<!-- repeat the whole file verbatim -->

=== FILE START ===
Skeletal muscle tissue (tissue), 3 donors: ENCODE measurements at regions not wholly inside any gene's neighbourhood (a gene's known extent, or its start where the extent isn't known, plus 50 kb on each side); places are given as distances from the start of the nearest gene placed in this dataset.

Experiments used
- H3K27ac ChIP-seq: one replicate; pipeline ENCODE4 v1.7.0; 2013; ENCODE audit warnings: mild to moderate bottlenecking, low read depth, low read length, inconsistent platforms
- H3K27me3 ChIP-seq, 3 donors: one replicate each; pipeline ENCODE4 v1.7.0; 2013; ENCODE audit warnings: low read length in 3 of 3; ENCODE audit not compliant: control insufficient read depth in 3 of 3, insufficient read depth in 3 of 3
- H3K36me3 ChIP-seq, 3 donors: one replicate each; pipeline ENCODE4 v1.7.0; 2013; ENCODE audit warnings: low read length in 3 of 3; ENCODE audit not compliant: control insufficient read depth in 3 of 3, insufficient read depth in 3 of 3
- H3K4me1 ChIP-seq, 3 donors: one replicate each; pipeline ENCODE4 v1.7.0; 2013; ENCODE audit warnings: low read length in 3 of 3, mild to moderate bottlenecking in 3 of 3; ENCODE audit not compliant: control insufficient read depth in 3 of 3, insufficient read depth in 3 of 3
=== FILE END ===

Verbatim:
Skeletal muscle tissue (tissue), 3 donors: ENCODE measurements at regions not wholly inside any gene's neighbourhood (a gene's known extent, or its start where the extent isn't known, plus 50 kb on each side); places are given as distances from the start of the nearest gene placed in this dataset.

Experiments used
- H3K27ac ChIP-seq: one replicate; pipeline ENCODE4 v1.7.0; 2013; ENCODE audit warnings: mild to moderate bottlenecking, low read depth, low read length, inconsistent platforms
- H3K27me3 ChIP-seq, 3 donors: one replicate each; pipeline ENCODE4 v1.7.0; 2013; ENCODE audit warnings: low read length in 3 of 3; ENCODE audit not compliant: control insufficient read depth in 3 of 3, insufficient read depth in 3 of 3
- H3K36me3 ChIP-seq, 3 donors: one replicate each; pipeline ENCODE4 v1.7.0; 2013; ENCODE audit warnings: low read length in 3 of 3; ENCODE audit not compliant: control insufficient read depth in 3 of 3, insufficient read depth in 3 of 3
- H3K4me1 ChIP-seq, 3 donors: one replicate each; pipeline ENCODE4 v1.7.0; 2013; ENCODE audit warnings: low read length in 3 of 3, mild to moderate bottlenecking in 3 of 3; ENCODE audit not compliant: control insufficient read depth in 3 of 3, insufficient read depth in 3 of 3